Scottish Opera’s “Utopia, Limited” was at the Festival Theatre Edinburgh tonight, and this single night performance is a rare chance to catch the penultimate Savoy Opera from Gilbert and Sullivan. “Utopia, Limited” was created immediately after their hugely successful “The Gondoliers”, so it is appropriate that this Scottish Opera Premiere is being staged as a new co-production with D’Oyly Carte Opera & State Opera South Australia alongside the production of The Gondoliers (Edinburgh, Glasgow and London performances).
I have to admit that prior to this performance, this was a G & S work that I knew almost nothing about and with an updated libretto by director Stuart Maunder and a revised musical version by Scottish Opera’s Head of Music Derek Clark, I was surprised to find something very different in parts from what I have come to expect from any G & S production.
“Utopia, Limited” (aka The Flowers of Progress) was first performed in 1893 (Scotland 1894) and failed to achieve the success of many earlier works, and part of this may be the content, part may also be that this story of an island nation and total monarchy, embracing the new culture of The British Empire and everything that is “English” was hugely expensive to stage due to the need for two very different costumes for each of the performers and elaborate stage sets. In this production, that large production expense is avoided by using a semi-staged concert (one new background and no period costumes), performed by the cast of The Gondoliers, and this economical approach works well because, as always, the words and music are what at the core of any G & S work, and of course a cast and orchestra capable of breathing life into both, as we had on stage tonight and our main performers Zara Ellie Laugharne, Lady Sophy Yvonne Howard, Captain Fitzbattleaxe William Morgan, Scaphio Richard Suart, Mr Goldbury Mark Nathan, King Paramount Ben McAteer, Nekaya Catriona Hewitson, Kalyba Sioned Gwen Davies, Phantis Arthur Bruce, and Lord Dramaleigh Glen Cunningham give some fine performances that blend both opera and comedy together seamlessly.
Ben McAteer is so obviously having fun here as King Paramount and so much more of the comedy element here is provided by the two wise men Scaphio (Richard Suart), and Phantis (Arthur Bruce) in pure Victorian Vaudeville style. Ellie Laugharne also gives some fine vocal performances as Princess Zara.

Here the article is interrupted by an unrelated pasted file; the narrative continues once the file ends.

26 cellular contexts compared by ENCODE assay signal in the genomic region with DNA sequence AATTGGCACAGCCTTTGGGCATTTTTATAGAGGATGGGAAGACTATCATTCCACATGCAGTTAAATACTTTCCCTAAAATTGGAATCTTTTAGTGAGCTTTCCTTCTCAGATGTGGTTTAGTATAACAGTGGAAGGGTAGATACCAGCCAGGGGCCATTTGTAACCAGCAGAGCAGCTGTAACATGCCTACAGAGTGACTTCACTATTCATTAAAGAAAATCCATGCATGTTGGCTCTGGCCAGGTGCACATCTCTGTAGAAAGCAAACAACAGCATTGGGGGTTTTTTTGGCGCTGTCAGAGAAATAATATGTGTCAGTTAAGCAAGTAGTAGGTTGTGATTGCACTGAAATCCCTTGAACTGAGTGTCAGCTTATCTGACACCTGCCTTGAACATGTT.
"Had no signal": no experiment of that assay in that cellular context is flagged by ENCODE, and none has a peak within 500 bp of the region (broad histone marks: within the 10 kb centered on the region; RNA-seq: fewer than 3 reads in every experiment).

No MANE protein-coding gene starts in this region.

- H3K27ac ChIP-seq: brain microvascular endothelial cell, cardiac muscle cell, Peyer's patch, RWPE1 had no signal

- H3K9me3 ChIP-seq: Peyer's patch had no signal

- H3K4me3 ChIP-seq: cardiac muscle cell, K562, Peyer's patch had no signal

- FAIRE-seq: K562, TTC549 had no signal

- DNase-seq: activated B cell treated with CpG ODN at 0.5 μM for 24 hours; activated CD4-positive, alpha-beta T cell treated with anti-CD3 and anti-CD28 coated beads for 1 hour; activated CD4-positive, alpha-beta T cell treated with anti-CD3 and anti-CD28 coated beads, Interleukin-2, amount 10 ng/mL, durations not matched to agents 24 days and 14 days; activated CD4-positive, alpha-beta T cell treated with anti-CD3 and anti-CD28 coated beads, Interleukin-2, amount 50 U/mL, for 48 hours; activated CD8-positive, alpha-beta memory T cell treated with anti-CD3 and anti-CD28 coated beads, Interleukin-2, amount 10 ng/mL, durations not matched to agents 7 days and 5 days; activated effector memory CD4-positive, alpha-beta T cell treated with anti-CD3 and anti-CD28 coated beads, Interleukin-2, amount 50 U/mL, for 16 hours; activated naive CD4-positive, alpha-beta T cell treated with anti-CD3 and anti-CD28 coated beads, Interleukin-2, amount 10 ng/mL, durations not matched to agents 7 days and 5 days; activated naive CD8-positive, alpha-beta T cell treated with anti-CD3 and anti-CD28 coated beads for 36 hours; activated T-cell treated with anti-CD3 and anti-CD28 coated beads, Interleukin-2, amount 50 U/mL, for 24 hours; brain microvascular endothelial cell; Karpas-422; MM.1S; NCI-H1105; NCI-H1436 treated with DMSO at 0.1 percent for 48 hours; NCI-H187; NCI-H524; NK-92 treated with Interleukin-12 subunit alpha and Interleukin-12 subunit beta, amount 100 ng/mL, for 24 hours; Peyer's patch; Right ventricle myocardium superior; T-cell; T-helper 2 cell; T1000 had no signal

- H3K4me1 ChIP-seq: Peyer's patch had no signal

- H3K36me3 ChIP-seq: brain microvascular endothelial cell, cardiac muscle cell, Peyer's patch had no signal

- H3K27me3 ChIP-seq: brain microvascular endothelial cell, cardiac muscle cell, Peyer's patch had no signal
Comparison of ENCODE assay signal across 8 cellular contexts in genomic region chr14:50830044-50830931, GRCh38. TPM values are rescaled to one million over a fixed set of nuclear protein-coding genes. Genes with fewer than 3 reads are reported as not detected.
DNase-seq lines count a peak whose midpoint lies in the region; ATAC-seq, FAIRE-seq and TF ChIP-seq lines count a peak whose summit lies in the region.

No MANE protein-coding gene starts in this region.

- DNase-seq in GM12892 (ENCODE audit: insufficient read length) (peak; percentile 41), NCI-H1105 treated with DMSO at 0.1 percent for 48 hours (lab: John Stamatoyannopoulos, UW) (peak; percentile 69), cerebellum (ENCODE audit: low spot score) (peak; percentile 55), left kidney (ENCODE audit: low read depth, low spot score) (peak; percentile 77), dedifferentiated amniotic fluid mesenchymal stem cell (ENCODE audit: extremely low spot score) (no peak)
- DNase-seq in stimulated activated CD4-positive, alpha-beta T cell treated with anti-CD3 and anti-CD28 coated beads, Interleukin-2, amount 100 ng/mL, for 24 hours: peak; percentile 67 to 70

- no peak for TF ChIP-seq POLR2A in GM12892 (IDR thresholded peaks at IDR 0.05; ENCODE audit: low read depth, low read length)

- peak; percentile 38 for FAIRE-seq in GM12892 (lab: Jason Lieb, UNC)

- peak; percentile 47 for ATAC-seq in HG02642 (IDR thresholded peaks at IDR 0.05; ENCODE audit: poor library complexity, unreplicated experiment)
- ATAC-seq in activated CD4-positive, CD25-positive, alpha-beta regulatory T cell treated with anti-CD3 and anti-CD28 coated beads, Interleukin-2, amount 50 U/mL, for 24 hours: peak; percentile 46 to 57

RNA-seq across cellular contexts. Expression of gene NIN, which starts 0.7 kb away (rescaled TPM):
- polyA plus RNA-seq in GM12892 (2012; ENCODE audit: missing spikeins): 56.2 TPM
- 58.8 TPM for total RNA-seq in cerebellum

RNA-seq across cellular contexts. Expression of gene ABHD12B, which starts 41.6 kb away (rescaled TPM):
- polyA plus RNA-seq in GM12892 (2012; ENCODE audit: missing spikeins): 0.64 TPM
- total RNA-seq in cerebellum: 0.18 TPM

Watching my first performance of this work was an at times odd experience as there are so many unexpected elements in it, and some of these may be caused by the fact that this work was written at a period when the working relationship between Gilbert and Sullivan was, to say the least, a strained one. Despite this though, I think “Utopia, Limited” has some of the best work by both men and there is no disguising here what Gilbert thinks of the law that allows Limited Liability Companies to be formed and those who run them to use their ability to possibly run up substantial debts, go into administration protected from paying their creditors by their “limited liability”. Having done this, the very same people can simply start a new “limited liability company” the next day with no personal responsibility for previous company debts. Over a hundred years later this “protection” and “misuse” of the law is still causing major problems and misery to many people.
The most surprising element of “Utopia, Limited” for me is the way that Gilbert uses the opportunity of the settings of this fictional island Monarchy to cast his satirical wit over the very institutions that underpin “British society” of the time. The return of the King’s eldest daughter to the island after being educated at a top private English college, together with the “advisors” that she brings with her to transform her own land and society also provides an opportunity to look at the cultural impact of British Empire and Colonialism on countries that came under their expanding global influence. It is strange that a work of the late 19th century should now have such 21st century relevance as we look with new eyes upon the cultural impact of British colonial history.
This, as I have said, is an odd work, and although there are still the core elements of pure Victorian theatrical entertainment here, it is obvious that this work is taking G & S in new directions and to some extent that old “fantasy bubble” of their works is being forced into the real world. For some unexplained reasons there are also some plot lines from Act I that are never resolved in Act II; it is almost as if a little bridging act, a few pieces of paper, have somehow been lost to history here. This work though is still the Scottish Opera that I like so much, a company always willing to do something unexpected.
Review by Tom King (c) 2021
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